If you’ve read or seen Dumplin’ (and you SHOULD), you’ll want to read the sequel, Puddin’. If you haven’t, Puddin’ works as a solo book, but Dumplin’ is so good, I encourage you to read both. Puddin’ is the story of Millie Michalchuck, who has gone to fat camp every year, but is determined to go to a journalism camp this year instead. Callie Reyes is in line to be the next dance captain until she leads an act of vandalism, and Millie identifies her. Callie has to work with Millie at her uncle’s gym as her punishment. An unlikely friendship forms…until Callie finds out that Millie is the one who turned her in. Millie has to battle her mother and the world’s expectations of fat girls to follow her dreams. Julie Murphy is great.

Buy Me Talk Pretty One Day here

This is actually a recommendation for the audiobook rather than the physical book. While reading the essays can give you a giggle, it’s hearing David Sedaris’s voice with all of its inflections as he reads his work that will make you die of laughter. I recommend all of his books, and just finished Let’s Explore Diabetes with Owls on audiobook about a month ago.

Buy Heretics Anonymous here

When an atheist is enrolled at a Catholic school, how will he ever make friends or fit in? How will he survive any day without his eyes rolling out of his head? This is a great YA novel about faith, falling in love, and growing up. Definitely worth a re-read.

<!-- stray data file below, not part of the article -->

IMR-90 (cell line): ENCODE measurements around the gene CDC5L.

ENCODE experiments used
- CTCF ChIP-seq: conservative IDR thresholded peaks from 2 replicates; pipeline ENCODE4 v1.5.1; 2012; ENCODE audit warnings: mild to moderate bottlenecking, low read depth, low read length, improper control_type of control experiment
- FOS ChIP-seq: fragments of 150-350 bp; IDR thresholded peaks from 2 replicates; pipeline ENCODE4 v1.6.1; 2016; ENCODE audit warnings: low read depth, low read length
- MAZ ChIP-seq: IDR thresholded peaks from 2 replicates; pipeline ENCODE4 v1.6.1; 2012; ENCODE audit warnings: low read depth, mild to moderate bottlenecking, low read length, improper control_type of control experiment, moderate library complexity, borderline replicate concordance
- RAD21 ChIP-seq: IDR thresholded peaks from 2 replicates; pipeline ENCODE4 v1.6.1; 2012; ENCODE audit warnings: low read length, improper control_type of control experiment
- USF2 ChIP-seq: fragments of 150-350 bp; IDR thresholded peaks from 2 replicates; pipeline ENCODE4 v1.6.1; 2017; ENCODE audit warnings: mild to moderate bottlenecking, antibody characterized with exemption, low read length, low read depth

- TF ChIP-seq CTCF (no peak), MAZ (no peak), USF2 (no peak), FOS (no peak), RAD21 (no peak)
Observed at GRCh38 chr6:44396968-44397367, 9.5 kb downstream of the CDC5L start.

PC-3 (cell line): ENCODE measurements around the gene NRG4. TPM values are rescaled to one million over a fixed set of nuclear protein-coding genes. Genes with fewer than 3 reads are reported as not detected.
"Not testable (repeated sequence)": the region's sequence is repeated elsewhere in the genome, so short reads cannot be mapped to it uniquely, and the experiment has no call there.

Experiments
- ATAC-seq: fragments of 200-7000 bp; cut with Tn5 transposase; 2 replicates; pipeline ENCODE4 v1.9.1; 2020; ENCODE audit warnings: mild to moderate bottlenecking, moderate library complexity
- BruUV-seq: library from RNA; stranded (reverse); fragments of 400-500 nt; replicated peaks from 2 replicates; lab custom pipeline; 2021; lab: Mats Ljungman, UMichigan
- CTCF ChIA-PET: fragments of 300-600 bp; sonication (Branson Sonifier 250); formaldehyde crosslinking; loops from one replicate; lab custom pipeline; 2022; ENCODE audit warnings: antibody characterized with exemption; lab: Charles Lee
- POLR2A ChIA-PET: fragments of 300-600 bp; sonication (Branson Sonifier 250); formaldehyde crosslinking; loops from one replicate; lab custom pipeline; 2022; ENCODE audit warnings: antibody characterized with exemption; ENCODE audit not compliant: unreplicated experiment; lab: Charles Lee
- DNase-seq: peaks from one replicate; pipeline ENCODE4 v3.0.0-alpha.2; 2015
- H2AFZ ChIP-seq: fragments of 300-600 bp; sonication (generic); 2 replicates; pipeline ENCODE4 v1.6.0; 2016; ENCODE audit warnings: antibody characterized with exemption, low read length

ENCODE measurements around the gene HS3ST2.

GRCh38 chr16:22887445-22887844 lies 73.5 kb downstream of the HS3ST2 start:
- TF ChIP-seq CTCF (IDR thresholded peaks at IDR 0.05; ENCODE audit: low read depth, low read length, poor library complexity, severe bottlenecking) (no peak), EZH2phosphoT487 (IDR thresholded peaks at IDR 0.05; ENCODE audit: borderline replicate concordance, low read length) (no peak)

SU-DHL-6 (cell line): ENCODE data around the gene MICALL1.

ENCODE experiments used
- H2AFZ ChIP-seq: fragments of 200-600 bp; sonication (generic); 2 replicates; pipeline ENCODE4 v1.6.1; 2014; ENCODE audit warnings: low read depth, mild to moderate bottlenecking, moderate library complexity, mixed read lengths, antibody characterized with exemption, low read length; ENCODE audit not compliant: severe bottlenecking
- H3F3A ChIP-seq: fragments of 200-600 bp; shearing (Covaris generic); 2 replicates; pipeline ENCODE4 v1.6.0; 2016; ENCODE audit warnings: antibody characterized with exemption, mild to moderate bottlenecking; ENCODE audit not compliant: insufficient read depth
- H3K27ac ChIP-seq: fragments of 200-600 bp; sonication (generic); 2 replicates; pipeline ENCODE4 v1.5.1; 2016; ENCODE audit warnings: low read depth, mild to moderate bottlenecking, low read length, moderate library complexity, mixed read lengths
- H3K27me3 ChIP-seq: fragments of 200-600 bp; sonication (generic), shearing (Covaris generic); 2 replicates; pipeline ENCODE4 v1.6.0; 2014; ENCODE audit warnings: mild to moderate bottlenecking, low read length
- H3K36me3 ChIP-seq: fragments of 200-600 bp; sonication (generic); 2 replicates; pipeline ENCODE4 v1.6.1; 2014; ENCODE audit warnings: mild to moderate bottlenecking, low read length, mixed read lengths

Buy Big Fat Bitch here

I gave a rave review to Big Fat Bitch here, but my fast review is that this slow burn romance is a great take on Beauty and the Beast. I love that the “beast” in this book is the woman. But it’s so much more than a romance. If you like deeply complex narratives, love stories, and books making you cry, pick this one up.

Buy Media Darling here

I reviewed Media Darling here, but my fast pitch is that this f/f romance between a movie star and a media writer is possibly my favorite romance of the past year, period. Both Emerson and Haley are well written, three-dimensional characters. They make mistakes, make love, and while it’s hard fought, they get their happy ending.

Buy The Autumn Bride here

I got this book from The Ripped Bodice (indie romance bookstore–buy from them!) as a “blind date with a book.” I haven’t read much Regency era romance, but it was my blind date, so I decided to give it a chance. Abigail and her three closest friends are practically starving. So Abby does something she’d never imagined–she goes over some rooftops and breaks into a house, desperate to find something to buy–or eat. Instead she finds Lady Beatrice, an old woman being abused by her servants. Abigail and her friends save Lady Beatrice from her servants and are promptly adopted as her “nieces”–the Chance sisters.

When her real nephew, Max, returns from abroad, he’s certain that the girls are gold diggers at best. Sparks fly between him and Abigail, and the rest is history. Each of the four books (Autumn Bride, Winter Bride, Spring Bride, and Summer books) works as a stand alone, but they’re better read back to back as a series.

Buy Nate Expectations here

Nate Expectations is actually the third book in Tim Federles’ series about Nate, a small town boy who becomes a Broadway Actor. In this book, Nate’s show closes down and he has to go back to small town life. When he’s assigned a project on the book Great Expectations, he decides to put on a musical. The book centers around this. There’s great secondary characters and Nate continues on his journey to figuring out who he really is.

You don’t need to read the first two books in the series, but if this book appeals to you, read them first.

 

What was/were your favorite book/s of 2018

 

 

 

ARC–Kingdom of Needle and Bone by Mira Grant

Purchase The Kingdom of Needle and Bone

5/5*

Publication date Dec 31, 2018

 

I received this ARC from Netgalley in exchange for an honest review.